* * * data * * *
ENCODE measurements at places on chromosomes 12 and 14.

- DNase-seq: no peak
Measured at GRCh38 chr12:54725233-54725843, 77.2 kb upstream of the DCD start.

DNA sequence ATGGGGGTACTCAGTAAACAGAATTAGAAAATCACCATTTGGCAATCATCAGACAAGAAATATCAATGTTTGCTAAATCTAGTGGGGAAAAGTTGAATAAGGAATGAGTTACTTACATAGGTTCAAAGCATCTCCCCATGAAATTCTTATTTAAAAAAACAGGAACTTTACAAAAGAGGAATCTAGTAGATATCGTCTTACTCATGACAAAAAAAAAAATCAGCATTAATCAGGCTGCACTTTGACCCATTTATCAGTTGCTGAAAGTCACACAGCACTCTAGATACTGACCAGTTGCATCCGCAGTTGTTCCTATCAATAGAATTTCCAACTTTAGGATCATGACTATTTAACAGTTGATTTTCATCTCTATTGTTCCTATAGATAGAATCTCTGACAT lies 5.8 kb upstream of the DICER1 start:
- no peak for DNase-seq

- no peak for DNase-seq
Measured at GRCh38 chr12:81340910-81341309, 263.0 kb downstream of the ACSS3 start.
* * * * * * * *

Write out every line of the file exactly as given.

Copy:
ENCODE measurements at places on chromosomes 12 and 14.

- DNase-seq: no peak
Measured at GRCh38 chr12:54725233-54725843, 77.2 kb upstream of the DCD start.

DNA sequence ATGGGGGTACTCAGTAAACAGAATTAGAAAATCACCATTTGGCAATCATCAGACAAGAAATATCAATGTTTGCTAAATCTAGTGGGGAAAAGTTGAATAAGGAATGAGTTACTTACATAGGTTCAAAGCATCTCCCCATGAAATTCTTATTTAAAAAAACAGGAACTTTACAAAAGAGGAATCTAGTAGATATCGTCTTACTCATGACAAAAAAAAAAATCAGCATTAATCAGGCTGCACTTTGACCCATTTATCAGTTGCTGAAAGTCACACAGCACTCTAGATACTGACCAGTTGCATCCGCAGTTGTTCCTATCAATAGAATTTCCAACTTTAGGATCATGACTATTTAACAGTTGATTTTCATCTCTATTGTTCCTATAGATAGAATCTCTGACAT lies 5.8 kb upstream of the DICER1 start:
- no peak for DNase-seq

- no peak for DNase-seq
Measured at GRCh38 chr12:81340910-81341309, 263.0 kb downstream of the ACSS3 start.